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Events

Barton Myers: Works of Architecture and Urbanism
September 12–December 12, 2014
With works as varied as a Vidal Sassoon Salon from 1968, the U.S. Expo Pavilion in Seville, Spain in 1992, and his steel houses, this exhibit will present an overview of almost fifty years of architecture. Barton Myers first attracted attention in the late 1960s for his civic buildings and urban projects in Canada. He returned to the United States in 1984 to open a Los Angeles office and became known for his performing arts centers, campus buildings, and steel houses among many projects. 

The Barton Myers papers were donated to the Architecture and Design Collection of the AD&A Museum, UC Santa Barbara in 2000.  The archive covers Myers’s work from 1968 through 2002 and includes sketches and computer drawings, watercolors, images by well-known photographers, detailed study models and models of blocks-long sections of cities, as well as research notes, correspondence, lectures, and writings.

The West Hollywood Design District Presents Decades of Design 1948–2014
November 19, 2014–February 2015
The first-ever retrospective exhibition uncovering, examining and celebrating six decades of rich design history in West Hollywood. The curated ­­gallery will showcase design pioneers and present tastemakers through bold graphics, photographs and original product.

Heath Ceramics Annual Sale
November 21–25, 2014
Heath's annual sale at their locations in Los Angeles, San Francisco and Sausalito offer deals on merchandise along with special presentations.

FOG Design + Art Fair
January 15–18, 2015
Benefiting the San Francisco Museum of Modern Art (SFMOMA), FOG Design+Art is a four-day celebration and exploration of modern and contemporary design, architecture, and art with dynamic exhibits, custom installations, art galleries, lectures, and discussions with leaders in the art and design worlds.

 

 

Competitions

Registration Opens: October 1
Breaking New Ground
The California Endowment

Deadlne: November 30
Sir Geoffrey Jellicoe Award
International Federation of Landscape Architects (IFLA)

Deadline: December 8

2015 Diversity Scholarship
Gensler

Deadline: December 15
2015 Preservation Awards
Santa Monica Conservancy 

Deadline: December 31
Kitchen Design Contest
Wolf and Sub-Zero 

Deadline: January 16
Ceramics of Italy Tile Competition 2015
Ceramics of Italy 

Deadline: February 23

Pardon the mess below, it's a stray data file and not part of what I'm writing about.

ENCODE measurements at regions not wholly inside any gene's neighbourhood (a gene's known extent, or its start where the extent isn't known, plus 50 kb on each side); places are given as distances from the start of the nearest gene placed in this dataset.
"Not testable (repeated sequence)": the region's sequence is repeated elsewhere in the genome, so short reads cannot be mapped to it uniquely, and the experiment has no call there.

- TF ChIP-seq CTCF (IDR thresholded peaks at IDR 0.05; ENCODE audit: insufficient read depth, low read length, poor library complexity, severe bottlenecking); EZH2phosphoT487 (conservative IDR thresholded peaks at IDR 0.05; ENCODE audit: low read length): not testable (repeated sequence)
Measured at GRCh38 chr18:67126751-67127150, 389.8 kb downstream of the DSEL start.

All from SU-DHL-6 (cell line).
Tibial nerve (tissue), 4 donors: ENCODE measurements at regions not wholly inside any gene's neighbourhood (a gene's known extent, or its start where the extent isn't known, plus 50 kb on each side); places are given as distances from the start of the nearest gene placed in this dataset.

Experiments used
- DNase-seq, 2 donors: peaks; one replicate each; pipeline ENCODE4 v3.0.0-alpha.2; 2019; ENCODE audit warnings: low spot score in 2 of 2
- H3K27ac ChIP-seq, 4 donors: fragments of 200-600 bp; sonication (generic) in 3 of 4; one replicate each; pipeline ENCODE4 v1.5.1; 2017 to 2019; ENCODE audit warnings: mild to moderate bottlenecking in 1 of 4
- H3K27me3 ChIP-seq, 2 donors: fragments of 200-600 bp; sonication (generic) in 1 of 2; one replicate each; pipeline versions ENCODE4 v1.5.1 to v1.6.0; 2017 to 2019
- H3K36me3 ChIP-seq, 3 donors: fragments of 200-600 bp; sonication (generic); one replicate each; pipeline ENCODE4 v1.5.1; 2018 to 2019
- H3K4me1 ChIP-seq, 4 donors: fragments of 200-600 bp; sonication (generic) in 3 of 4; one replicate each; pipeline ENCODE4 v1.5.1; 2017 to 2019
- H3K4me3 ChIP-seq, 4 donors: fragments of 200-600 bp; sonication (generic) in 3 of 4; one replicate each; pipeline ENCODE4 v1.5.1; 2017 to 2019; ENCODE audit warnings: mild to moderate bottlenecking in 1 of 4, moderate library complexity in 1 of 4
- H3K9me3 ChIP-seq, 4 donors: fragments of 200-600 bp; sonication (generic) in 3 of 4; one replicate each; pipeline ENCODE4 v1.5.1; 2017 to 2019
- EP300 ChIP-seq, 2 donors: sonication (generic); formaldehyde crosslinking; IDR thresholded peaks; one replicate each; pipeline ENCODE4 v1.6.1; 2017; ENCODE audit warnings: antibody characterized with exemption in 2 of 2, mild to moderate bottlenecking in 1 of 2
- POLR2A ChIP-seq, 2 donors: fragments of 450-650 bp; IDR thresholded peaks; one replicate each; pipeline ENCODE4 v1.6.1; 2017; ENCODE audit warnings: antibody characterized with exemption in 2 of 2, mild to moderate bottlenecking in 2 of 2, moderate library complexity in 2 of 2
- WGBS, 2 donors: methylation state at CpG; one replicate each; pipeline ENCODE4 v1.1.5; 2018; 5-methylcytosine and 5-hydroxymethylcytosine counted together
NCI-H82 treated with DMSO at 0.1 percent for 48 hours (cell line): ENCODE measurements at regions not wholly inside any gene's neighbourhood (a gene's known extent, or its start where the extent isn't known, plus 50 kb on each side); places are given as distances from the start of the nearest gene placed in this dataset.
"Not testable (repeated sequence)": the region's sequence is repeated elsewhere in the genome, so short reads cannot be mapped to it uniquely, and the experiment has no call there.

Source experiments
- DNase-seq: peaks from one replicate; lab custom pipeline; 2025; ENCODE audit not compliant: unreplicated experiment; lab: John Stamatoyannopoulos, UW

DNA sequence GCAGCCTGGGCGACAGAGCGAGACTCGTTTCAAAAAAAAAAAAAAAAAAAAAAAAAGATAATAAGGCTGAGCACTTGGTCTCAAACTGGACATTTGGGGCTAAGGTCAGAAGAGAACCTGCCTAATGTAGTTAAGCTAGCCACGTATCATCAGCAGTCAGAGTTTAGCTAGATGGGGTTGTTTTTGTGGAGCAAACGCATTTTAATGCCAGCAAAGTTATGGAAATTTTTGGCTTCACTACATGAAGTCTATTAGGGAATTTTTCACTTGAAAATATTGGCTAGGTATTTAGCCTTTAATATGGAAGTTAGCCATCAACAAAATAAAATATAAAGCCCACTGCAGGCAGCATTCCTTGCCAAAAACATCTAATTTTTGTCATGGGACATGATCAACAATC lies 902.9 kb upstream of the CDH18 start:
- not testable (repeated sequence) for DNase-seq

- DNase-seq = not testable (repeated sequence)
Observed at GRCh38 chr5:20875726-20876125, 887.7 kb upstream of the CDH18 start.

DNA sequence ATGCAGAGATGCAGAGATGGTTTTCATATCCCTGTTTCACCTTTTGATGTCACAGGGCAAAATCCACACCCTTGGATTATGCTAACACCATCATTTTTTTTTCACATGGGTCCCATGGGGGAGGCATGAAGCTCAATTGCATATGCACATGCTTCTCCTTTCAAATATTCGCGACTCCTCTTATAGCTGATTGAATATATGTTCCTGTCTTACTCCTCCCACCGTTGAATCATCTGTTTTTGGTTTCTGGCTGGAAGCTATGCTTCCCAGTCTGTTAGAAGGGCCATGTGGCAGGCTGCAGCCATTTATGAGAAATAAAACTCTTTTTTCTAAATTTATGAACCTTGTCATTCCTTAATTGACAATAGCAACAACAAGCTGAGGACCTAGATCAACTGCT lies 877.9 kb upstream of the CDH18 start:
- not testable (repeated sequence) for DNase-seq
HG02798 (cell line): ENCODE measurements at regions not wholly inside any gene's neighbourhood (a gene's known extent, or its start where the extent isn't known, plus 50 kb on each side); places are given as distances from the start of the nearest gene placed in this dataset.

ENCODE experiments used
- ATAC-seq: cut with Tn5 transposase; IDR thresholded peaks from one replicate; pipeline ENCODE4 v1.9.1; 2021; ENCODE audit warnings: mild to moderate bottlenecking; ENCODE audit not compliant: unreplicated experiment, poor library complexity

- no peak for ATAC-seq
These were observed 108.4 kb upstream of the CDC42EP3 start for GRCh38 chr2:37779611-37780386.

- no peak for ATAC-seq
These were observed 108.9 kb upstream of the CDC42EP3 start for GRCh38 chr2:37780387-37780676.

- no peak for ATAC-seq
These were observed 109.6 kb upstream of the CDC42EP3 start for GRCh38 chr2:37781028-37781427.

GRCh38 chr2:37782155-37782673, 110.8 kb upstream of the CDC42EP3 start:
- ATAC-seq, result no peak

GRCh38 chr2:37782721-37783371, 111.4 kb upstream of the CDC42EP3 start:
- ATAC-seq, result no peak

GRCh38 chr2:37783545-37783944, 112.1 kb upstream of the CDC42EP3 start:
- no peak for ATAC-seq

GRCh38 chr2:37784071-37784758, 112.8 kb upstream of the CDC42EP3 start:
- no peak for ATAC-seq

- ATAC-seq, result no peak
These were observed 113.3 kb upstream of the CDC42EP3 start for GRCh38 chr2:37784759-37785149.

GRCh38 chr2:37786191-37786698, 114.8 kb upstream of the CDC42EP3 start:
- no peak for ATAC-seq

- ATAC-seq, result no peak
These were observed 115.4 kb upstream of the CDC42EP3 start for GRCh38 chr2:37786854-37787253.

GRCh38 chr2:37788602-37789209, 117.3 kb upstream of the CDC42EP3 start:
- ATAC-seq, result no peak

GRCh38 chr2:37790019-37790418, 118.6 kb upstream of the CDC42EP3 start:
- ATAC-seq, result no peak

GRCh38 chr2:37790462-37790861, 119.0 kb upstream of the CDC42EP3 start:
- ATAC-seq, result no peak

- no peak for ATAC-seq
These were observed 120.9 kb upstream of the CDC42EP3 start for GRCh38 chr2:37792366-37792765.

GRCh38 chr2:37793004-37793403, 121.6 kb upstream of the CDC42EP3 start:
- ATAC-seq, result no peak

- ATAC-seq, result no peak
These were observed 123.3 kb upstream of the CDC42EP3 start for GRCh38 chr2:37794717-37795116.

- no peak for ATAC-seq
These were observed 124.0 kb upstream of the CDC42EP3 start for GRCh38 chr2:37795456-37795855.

I Like Design
Interiors & Sources 

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Wednesday
Apr302014

Issue Extra: Surface Attention

Featured in FORM's new issue, a tile installation by Pol Femenias Arquitectes features an inventive use of ceramic tile. Photography by O.M. Estudi.This week, our editor-in-chief, Alexi Drosu, is visiting the annual Coverings show in Las Vegas, taking the measure of new trends in tile and stone. And, in our new March/April 2014 issue, our Workbook column takes a look at some incredibly creative and diverse projects featuring surprising uses of tile. Today, we're sharing one of those, which just so happens to have taken home a CID Award at the show last night. It's an amazing, dimensional installation in Spain by Pol Femenias Arquitectes featuring Ceràmica Cumella tiles—and will have you rethinking the material's possibilities.

To see more innovative tile installations, become a print or digital subscriber today!

Also, be to get Alexi's up-to-the-minute reports from Coverings on tile and more, be sure to follow us on Twitter—we're @formmag! She has been checking out some fantastic new designs and ideas.

Riera de la Salut
Location: Sant Feliu de Llobregat, Spain
Designer: Pol Femenias Arquitectes
Tile: Ceràmica Cumella

Located in a former industrial area, the demolition of one of the last remaining textile factories created a void in the community, exposing the rear courtyards of housing blocks.  The solution was to divide the existing space into smaller individual corners that “make visitors feel comfortable and at home,” says architect Pol Femenias.

The Barcelona-based designer came up with an innovative solution to capture the district’s industrial heritage—using small ceramic pieces to create a latticework pattern—while addressing the privacy needs of the neighborhood. This concept earned the project a Tile of Spain Award for Architecture and Interior Design. “We opted for a simple geometry using the fewest possible number of pieces that would enable us to cover a 150 meter façade and meet the demands of the existing enclosures,” he says.

A detail of the three-dimensional tile installation. Photography by O.M. Estudi.

The project required the designer to address different levels of opacity, as well as varying heights and staggered grading across the park. The final geometry, made up of triple-glazed ceramic pieces in eight tones produced by Ceràmica Cumella followed a herringbone layout, which allowed the designer to “create a natural, almost organic parapet that traced the changing heights of the enclosure in an unbroken line.”

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